Ricks College professors touched and changed lives for the better. Even with the tremendous growth that BYU-I has experienced, the professors there continue this practice.

 

 

 

 

 

 

Brent Hill noted that the influence of a teacher extends far beyond the students he teaches. He told of Oliver Cowdery, who came from a New England family with strong traditions of patriotism, learning, and religion. It was while teaching at the village school in Manchester, NY, and living with the Smith family that Cowdery first heard about Joseph Smith and the Book of Mormon.
Today we are the beneficiaries of the early Saints who taught their children to read and write. Hundreds of hand-written journals provide us with the history of Mormonism and America. Without those who taught, there would be no record of our heritage.
Hill recounted the persecutions endured by early church members and the pleas to their government for redress. Petitions to the State of Missouri, to President Martin Van Buren, and even to Congress, were ignored or rebuked.
After the murder of their prophet by a mob, the surviving Saints were driven from their homes and led west on an exodus by Brigham Young.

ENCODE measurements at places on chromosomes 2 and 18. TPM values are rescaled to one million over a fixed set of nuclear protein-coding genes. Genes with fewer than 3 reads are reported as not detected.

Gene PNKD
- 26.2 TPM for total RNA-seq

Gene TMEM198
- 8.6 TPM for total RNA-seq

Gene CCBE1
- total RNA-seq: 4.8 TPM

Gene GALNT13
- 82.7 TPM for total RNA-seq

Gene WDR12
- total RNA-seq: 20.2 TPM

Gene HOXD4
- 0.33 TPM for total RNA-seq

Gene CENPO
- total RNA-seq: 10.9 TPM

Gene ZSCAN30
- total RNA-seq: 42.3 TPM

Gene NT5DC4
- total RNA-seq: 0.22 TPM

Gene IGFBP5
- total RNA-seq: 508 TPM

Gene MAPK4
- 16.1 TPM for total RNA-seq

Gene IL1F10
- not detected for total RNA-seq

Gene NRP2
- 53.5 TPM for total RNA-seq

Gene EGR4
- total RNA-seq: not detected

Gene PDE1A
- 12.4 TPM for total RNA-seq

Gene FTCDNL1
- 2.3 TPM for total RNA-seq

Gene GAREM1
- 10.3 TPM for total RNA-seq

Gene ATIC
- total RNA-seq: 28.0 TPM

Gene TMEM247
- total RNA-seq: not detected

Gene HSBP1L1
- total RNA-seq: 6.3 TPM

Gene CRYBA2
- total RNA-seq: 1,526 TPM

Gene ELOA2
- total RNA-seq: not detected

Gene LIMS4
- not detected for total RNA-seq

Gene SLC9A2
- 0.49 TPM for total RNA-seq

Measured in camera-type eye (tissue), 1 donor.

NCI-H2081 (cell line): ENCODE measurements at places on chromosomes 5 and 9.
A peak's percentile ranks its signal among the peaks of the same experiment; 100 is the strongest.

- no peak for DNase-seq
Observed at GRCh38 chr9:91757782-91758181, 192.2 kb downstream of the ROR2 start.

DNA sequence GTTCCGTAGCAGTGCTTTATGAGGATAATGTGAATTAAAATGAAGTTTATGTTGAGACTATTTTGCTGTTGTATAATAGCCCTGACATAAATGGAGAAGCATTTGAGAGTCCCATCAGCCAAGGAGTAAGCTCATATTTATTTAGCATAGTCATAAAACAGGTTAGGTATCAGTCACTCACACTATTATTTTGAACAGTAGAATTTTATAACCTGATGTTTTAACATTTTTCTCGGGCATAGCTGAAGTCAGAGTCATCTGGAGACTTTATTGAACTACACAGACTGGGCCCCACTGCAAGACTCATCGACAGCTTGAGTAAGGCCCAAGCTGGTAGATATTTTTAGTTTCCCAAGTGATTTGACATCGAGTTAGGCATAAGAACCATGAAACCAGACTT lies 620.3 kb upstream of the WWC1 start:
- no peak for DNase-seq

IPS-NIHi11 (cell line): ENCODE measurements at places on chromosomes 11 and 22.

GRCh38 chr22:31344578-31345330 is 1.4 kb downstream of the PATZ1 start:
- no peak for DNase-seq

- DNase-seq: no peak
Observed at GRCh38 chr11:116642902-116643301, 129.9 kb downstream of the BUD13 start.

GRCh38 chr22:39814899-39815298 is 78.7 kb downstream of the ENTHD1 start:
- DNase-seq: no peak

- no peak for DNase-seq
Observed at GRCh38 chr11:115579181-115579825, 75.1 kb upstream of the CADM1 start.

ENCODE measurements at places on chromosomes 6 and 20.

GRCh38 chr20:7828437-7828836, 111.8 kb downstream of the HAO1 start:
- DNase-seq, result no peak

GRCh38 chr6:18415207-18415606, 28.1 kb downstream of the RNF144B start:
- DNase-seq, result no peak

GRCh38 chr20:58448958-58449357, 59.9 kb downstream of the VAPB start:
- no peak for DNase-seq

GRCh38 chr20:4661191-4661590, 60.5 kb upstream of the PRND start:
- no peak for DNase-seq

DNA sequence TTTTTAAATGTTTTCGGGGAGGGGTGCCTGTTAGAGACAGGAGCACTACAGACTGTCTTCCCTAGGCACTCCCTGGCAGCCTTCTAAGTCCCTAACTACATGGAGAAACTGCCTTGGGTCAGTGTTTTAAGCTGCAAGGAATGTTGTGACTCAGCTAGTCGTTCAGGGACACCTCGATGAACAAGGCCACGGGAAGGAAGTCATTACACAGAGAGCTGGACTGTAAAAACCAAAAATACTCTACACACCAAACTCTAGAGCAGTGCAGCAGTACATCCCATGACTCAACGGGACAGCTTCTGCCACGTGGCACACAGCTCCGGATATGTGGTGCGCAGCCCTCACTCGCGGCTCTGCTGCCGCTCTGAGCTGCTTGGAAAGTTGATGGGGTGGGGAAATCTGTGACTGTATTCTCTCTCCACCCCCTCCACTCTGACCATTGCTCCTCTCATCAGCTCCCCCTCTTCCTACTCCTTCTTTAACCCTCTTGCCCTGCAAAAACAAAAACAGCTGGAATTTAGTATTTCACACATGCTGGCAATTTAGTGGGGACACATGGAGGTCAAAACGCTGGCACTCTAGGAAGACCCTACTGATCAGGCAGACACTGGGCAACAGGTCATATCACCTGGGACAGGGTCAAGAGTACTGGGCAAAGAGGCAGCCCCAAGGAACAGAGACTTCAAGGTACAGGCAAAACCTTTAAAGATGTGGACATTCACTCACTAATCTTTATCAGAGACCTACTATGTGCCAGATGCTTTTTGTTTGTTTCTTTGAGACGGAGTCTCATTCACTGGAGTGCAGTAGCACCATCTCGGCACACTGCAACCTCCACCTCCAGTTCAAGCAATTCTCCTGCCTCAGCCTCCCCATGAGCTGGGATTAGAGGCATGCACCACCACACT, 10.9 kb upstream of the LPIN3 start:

As they were making their trek across Iowa, the U.S. Army asked for a contingent of men to serve in the Mexican War. The nation that had rejected them was now asking for fathers to abandon their fleeing families and risk their own lives defending America. The Mormon Pioneers answered the call with patriotic fervor and volunteers, known as the Mormon Battalion, marched over 2,000 miles by foot to serve their country.
The early Saints taught us the real values of this nation even when we are faced with difficult challenges. Through persecution and oppression, even when it appeared that their country had failed them, the Mormon Pioneers maintained their loyalty and patriotism for the United States of America.
Closing Song: “America the Beautiful”
Pianist: Sylvia Walker, Conductor: Carol Ladle
Closing Prayer: Alton Wilde, Former President of our SUP Chapter

Refreshments were served in the Cultural Hall

SUP Newsletter
Upper Snake River Valley Chapter
June 2017

On Thursday, 15 June 2017 at 6:30 P.M. in the Senior Citizen Center, we held our monthly membership meeting with President F. Martell Grover directing and who gave a welcome
to twenty-nine members and guests. His description of the meeting is as follows: